Can an LLC that files as sole proprietorship write off the amount paid for a pickup truck used for business?

by Chad Schweighart, CPA | May 22, 2019

I am looking at purchasing a new pickup truck for my business that has a gross vehicle weight rating of over 6,000 lbs. I know that with the changes to Section 179 I can write off the full amount paid for the truck this tax year as long as I fall within the use guidelines. I am an LLC that files as a sole proprietorship. Does this still apply to my LLC due to the way I file? If it does, do I have to get a loan in the business name or can I have the truck titled in the business name and finance it personally?

The fact that you are an LLC and file as a sole proprietor does not affect the use of Section 179 depreciation for the truck. As long as you meet the use standards for the truck, you will be able to write off the truck, according to the rules of Section 179.

As for how to finance the vehicle, the answer is not as simple. If the truck is going to be used 100 percent for the business, then it would make sense for the truck to be titled and financed through the business. You can have a de minimis amount of personal use of the vehicle during the course of the year and not have to worry about adding in personal use of the vehicle to your Schedule C. If this is going to double as a personal vehicle, then I would title it personally and track the business mileage versus personal mileage for the truck. This will allow you to determine the percentage of business use of the truck. You will need this to determine if the mileage rate is more beneficial versus the actual expenses incurred for fuel, maintenance, etc. Note that depreciation is already included in the standard mileage rate, so you would not be able to use the full standard rate and depreciate the vehicle under Section 179.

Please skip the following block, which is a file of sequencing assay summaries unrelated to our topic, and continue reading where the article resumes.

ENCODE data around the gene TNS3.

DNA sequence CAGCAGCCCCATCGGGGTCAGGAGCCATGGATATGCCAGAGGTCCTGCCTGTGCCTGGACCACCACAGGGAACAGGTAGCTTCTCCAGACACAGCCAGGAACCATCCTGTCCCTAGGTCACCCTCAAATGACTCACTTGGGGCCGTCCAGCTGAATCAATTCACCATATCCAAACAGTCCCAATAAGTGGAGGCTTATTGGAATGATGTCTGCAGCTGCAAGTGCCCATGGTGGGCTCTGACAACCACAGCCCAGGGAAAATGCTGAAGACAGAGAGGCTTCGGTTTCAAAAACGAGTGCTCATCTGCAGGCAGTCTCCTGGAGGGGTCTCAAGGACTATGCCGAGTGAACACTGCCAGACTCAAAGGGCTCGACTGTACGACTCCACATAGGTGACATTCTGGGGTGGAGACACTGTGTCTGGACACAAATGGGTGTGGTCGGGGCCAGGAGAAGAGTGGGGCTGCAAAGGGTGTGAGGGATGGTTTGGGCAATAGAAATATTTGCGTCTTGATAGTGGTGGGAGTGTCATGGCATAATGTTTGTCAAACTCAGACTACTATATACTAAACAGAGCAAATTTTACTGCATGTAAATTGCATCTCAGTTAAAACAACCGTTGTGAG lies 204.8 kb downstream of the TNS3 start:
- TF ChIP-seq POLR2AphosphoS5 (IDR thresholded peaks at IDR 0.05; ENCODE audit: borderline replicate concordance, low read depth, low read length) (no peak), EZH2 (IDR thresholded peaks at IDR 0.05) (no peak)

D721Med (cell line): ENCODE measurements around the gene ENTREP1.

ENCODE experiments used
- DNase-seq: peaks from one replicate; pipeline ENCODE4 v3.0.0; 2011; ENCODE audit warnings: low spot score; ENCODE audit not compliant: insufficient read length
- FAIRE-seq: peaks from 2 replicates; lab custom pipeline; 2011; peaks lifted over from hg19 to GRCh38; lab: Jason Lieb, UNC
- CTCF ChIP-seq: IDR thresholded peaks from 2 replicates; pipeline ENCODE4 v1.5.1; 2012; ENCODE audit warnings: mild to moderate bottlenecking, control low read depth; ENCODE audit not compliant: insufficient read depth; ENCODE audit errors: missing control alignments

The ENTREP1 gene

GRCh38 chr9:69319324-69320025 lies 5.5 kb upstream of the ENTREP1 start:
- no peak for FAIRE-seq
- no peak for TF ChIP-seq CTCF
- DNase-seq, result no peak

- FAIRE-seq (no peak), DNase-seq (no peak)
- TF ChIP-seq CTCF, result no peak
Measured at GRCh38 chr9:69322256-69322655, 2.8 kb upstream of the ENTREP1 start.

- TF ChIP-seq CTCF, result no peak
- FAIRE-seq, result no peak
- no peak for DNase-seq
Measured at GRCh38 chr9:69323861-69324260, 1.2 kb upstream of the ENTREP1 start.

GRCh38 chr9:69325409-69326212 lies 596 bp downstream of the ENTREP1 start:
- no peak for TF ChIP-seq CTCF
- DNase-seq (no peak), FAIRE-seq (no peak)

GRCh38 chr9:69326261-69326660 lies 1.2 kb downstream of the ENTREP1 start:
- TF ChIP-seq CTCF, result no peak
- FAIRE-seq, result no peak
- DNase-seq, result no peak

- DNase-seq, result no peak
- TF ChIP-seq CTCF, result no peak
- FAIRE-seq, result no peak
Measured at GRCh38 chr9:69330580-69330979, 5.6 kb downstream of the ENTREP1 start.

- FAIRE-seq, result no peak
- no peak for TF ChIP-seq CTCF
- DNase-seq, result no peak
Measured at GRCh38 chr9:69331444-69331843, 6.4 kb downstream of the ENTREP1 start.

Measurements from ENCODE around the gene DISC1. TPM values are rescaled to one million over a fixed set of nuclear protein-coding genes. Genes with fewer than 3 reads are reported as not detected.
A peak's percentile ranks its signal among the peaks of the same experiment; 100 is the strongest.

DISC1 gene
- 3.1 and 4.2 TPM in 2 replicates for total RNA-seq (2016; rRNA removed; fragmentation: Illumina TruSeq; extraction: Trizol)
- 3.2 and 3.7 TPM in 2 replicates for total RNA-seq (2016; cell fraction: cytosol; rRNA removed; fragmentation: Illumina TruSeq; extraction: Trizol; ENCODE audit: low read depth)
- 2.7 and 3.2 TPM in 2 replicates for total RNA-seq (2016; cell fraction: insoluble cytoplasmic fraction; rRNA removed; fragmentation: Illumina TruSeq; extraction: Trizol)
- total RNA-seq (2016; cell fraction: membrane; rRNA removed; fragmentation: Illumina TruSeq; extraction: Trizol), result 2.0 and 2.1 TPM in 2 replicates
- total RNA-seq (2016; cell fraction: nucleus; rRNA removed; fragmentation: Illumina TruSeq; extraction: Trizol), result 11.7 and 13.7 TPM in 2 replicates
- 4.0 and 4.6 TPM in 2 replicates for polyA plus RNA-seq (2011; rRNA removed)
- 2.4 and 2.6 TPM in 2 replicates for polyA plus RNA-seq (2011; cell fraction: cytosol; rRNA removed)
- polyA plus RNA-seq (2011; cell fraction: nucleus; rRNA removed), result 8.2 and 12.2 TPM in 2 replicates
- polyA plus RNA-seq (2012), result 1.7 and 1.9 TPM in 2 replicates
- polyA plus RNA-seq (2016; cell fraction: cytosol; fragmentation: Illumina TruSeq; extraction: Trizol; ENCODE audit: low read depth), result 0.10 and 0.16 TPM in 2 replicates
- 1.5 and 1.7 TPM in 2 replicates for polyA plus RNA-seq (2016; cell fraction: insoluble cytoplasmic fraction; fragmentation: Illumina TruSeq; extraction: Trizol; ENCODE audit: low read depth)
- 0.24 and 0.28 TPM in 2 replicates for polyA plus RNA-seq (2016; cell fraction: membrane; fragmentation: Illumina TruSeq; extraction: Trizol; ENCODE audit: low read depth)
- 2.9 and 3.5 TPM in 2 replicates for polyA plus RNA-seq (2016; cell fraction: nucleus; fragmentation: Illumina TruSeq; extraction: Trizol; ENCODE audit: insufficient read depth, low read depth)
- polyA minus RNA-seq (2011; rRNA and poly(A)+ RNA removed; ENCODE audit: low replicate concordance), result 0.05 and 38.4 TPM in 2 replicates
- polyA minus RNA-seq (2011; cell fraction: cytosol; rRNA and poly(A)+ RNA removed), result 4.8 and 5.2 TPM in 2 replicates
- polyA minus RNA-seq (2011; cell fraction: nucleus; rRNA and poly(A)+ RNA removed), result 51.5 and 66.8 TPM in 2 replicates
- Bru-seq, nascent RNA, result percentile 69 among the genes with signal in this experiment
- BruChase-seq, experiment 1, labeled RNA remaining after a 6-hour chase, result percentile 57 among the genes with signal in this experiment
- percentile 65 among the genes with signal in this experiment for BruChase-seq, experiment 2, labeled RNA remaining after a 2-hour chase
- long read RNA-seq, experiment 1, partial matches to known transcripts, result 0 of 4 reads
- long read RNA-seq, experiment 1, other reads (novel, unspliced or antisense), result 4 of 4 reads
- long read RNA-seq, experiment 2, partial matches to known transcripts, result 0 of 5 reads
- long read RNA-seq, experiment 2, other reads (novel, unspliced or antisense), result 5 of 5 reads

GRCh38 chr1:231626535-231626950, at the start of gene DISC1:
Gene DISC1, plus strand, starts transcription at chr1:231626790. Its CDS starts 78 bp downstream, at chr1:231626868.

You may want to consider leasing the truck if it is going to be 100 percent business use. This would allow you to deduct a larger portion of the payments you are making each month as well as the actual expenses incurred for fuel, maintenance, etc. No depreciation would be involved in this case, however. 

I would consult your CPA who prepares your taxes for more advice.

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Answered by: Chad Schweighart, CPA, is an accounting manager with Gift & Associates in Mechanicsburg, Pa.

The responses are based on the limited information provided by the questioner and apply the laws and regulations at the time of posting. Other options could arise as rules and regulations may change over time, including but not limited to the passage of the Tax Cuts and Jobs Act of 2017. They are intended to provide general information, not specific accounting or tax advice; they are not intended or written to be used and cannot be used for the purpose of avoiding or evading taxes or penalties under the IRS code or regulations. Views expressed do not imply an opinion of the PICPA, its officers, directors, employees, or members.
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